By host on 6/29/2010 3:00 AM
Sunday, June 29, 2010 Fats Waller and His Rhythm - "A Sweet Beginning Like This" - 1935 Fats Waller was both a clown and a virtuoso pianist. His sense of humour and joy for life infused every aspect of his performances. Fats shied away from the most popular tunes of the day showing a preference for little heard tunes that virtually nobody else recorded. "A Sweet Beginning Like This" is a good example of his repertoire -- light hearted, bouncy, and clever without being too clever. Regarding his band: The "Rhythm" was primarily a studio band, and recording dates had to be worked into the musicians' different schedules. Waller's genius carried the band, enabling them to record as many as ten sides in a single day, often consisting mainly of new material. Rarely did band members know in advance which tunes they would be recording! It is a testament to the collective musical talent of the group that they managed so well without rehearsal. This chaotic approach succeeded in part because of consistency in core personnel which included Waller, Autrey, Sedric and Casey. The chaos no doubt contributed to the spontaneity which characterizes many of the Rhythm's recordings. ...
By host on 6/20/2010 3:00 AM
Starting around 2005, a number of traditional jazz groups started springing up in NYC. Unlike typical "Dixieland" bands that play a cartoonized version of the music, these newer groups were intent on interpreting the music without the trappings added over the decades. Prominent among these bands is the Cangelosi Cards. While the quality of this video isn't the greatest, I think it captures the essence of great music they produce. The tune they play in this video, Milenberg Joys, is one of the oldest songs in the jazz book having been written by Paul Mares around 1916. Milenberg (actually Milneberg, but the spelling ultimately yielded to the pronunciation) was a resort community on the banks of Lake Ponchartrain where New Orleanians would go on weekends to enjoy the waterside resorts. Music was an essential part of the entertainment and many bands would be playing simultaneously within earshot of each other. Given that almost all...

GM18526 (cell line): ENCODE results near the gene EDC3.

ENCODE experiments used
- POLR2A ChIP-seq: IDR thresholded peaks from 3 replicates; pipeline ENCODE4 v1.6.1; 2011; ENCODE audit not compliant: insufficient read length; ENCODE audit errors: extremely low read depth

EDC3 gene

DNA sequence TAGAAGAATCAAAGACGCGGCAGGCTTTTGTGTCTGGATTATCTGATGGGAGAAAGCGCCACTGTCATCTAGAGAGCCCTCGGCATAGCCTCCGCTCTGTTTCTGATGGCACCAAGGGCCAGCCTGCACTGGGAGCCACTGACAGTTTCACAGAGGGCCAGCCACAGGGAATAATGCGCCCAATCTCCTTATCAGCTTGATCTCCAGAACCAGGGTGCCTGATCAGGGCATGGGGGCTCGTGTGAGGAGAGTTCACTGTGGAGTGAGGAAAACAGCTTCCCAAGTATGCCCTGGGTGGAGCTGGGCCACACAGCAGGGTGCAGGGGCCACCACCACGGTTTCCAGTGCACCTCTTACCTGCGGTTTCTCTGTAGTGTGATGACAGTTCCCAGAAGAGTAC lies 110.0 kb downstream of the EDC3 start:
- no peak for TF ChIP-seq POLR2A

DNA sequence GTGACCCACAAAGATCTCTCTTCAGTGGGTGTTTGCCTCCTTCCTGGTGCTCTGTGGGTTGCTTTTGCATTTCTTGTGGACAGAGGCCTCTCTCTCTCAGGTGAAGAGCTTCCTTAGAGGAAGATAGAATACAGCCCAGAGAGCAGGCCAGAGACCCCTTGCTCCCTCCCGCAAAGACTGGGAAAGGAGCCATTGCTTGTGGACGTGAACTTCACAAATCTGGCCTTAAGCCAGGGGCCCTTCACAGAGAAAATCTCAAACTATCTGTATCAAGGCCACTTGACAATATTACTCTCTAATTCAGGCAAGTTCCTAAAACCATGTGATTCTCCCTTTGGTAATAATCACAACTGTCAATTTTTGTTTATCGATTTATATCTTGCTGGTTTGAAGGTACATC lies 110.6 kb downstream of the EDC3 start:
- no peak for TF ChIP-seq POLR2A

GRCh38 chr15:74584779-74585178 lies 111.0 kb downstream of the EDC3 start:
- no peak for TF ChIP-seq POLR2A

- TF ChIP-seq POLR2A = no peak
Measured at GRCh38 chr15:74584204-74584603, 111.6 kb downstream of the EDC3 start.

By host on 6/13/2010 3:00 AM
Sunday, June 13, 2010 Annette Hanshaw - "If I Had a Talking Picture of You" - 1929 This week's installment presents a song recorded by the great Annette Hanshaw in 1930 titled "If I Had a Talking Picture of You". The song was written for one of the earliest talking pictures, "Sunny Side Up", filmed in 1929. The lyrics are wonderful. I especially like the line So the censors won't object, We would kiss with sound effects If I had a talking picture of you. The accompaniment is simple enough, dominated by an anonymous pianist with plenty of flourish. I hope you enjoy it. ...